Labour Party deputy leader Joan Burton last night hit out at the Department of Finance's credibility as she dismissed its criticism of her proposed investment bank.
Ms Burton's plan to set up a bank to lend to small businesses and pay for infrastructure projects is a central plank of Labour's economic policy.
But the party's finance spokeswoman cannot say how many staff or branches the new bank would need.
"It would be a tight operation. This is not a retail relationship bank. It is an investment bank," she said.
After an initial investment of €2bn from the state pension fund, Labour's new bank would ultimately go to the international markets for funds. The Department of Finance has consistently said such a move would mean competing with the main banks for scarce funding. Ms Burton rejected the criticism and said Labour was proposing the raising of funding through savings bonds.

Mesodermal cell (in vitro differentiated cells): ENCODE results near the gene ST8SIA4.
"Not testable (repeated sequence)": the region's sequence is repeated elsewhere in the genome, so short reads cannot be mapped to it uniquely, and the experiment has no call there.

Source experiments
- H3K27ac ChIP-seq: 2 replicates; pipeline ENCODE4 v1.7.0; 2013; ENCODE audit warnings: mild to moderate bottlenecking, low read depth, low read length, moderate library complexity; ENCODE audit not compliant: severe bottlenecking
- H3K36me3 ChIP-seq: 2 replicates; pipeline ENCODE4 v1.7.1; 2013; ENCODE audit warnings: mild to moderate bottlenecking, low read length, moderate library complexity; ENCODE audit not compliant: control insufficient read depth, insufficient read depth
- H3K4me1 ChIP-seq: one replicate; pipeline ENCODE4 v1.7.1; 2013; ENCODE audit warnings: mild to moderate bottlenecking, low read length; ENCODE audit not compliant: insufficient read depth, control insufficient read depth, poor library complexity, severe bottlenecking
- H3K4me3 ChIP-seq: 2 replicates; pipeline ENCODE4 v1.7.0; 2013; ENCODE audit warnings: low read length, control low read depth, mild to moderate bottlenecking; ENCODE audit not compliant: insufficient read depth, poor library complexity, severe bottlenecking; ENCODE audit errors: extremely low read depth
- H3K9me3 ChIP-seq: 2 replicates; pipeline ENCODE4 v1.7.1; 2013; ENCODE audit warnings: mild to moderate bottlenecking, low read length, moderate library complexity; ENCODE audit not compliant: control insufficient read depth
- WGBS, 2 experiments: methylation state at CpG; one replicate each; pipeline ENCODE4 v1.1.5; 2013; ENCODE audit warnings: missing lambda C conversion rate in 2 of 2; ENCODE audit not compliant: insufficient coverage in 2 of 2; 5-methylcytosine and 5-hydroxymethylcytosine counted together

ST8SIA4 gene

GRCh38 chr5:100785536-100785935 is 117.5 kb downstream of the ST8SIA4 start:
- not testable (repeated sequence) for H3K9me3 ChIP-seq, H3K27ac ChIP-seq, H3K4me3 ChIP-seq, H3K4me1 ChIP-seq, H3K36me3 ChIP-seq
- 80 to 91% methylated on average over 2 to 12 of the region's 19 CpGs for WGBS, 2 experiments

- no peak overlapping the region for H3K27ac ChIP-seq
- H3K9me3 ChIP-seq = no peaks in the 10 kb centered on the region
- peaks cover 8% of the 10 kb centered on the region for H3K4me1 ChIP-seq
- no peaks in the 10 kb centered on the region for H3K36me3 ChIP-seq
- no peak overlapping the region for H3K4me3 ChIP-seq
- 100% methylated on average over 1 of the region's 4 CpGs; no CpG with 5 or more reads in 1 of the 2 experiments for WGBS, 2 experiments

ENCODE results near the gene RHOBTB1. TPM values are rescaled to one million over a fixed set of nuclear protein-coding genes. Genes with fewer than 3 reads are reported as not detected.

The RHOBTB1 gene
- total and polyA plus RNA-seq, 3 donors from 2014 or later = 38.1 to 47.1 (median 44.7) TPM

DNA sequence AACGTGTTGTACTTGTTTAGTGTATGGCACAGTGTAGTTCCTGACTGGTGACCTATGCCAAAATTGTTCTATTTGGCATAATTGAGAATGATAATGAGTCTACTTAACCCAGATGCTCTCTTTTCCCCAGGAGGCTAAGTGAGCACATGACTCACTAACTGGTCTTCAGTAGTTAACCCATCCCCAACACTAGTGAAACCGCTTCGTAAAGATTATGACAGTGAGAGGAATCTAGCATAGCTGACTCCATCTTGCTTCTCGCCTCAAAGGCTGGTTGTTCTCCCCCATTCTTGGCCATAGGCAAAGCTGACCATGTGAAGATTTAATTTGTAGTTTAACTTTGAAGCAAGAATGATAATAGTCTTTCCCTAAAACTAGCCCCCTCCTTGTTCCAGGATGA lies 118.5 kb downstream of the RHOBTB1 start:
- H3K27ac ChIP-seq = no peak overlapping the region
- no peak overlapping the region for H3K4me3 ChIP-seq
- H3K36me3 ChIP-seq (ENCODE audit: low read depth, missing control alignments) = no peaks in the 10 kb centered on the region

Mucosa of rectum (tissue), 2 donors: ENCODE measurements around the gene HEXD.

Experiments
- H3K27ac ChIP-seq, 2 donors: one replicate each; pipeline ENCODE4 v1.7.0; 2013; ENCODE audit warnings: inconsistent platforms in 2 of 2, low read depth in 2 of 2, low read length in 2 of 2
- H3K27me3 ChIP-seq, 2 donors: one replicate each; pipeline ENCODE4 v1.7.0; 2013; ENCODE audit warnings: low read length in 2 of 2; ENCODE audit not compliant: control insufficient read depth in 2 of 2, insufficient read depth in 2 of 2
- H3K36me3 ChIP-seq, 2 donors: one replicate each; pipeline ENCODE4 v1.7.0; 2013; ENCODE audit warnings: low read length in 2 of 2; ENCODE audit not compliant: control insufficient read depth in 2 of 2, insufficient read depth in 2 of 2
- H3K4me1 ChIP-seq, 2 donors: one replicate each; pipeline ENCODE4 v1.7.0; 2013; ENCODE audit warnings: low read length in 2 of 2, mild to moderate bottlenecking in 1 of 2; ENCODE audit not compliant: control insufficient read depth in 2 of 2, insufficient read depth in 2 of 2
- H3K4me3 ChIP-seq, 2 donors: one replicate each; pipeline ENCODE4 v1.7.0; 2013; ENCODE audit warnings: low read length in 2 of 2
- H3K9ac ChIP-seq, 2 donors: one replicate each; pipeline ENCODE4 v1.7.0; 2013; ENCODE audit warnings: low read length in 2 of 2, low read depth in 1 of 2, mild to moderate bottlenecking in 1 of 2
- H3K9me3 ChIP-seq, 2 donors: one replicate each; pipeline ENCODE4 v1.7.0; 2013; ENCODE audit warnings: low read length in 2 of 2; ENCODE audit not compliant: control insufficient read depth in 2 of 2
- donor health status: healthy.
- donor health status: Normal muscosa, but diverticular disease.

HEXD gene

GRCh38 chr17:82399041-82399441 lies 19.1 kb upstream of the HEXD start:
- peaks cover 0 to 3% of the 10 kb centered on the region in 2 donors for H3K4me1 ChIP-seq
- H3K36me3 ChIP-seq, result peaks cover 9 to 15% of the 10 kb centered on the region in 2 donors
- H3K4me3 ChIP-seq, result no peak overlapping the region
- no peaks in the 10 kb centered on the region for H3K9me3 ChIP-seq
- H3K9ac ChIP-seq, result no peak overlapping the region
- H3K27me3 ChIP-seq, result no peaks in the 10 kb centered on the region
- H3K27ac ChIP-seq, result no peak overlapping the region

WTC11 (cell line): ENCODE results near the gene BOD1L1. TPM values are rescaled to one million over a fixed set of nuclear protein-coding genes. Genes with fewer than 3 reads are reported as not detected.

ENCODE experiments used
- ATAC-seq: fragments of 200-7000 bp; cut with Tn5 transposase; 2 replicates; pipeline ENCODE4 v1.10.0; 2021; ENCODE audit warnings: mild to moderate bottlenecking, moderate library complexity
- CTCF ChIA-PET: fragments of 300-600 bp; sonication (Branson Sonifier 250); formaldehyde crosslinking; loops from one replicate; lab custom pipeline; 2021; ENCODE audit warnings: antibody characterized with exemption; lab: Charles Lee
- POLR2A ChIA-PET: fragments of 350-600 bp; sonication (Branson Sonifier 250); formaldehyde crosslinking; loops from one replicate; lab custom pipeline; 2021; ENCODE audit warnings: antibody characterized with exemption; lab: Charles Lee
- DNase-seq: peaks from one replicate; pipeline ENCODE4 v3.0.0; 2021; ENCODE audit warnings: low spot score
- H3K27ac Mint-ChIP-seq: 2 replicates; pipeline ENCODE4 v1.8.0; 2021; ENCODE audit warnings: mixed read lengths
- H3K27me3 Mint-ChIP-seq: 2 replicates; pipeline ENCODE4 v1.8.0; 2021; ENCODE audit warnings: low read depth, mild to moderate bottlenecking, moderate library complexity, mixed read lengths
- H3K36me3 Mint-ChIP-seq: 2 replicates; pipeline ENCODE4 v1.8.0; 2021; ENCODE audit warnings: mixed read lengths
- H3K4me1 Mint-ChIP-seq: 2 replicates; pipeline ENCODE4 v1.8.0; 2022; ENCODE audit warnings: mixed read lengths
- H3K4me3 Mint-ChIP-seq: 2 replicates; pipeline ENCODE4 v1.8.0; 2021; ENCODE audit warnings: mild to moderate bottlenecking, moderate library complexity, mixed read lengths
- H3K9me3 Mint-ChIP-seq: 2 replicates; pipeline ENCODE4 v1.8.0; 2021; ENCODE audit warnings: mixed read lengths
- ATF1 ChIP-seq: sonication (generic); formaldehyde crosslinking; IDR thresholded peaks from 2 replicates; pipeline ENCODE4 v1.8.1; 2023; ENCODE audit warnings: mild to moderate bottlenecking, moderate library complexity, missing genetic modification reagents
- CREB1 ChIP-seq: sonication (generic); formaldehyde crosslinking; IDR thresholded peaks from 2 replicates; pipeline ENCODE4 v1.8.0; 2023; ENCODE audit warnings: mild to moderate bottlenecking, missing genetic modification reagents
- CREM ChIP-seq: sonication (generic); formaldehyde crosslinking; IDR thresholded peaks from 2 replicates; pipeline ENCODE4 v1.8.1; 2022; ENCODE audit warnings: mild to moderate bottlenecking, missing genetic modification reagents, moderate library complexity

"The Department of Finance have got a couple of little things wrong in recent times so they are no longer the oracle that they once were, let's be honest," she said
Finance Minister Brian Lenihan said Labour's bank did not stand up to scrutiny.
"When market conditions improve Labour's ambition is that its bank will become a fully functioning bank, taking deposits and raising funds.
"At that stage our two major banks, Bank of Ireland and AIB, will be in a position to return to their correct role of supporting businesses and consumers in this economy. The State has already given substantial support to these two banks.
"As a result, we own most of the banking system. We need them to return to sustainability as soon as possible. What sense does it make for any government to set up yet another state-owned bank to compete with these two banks for funding and customers?" he said.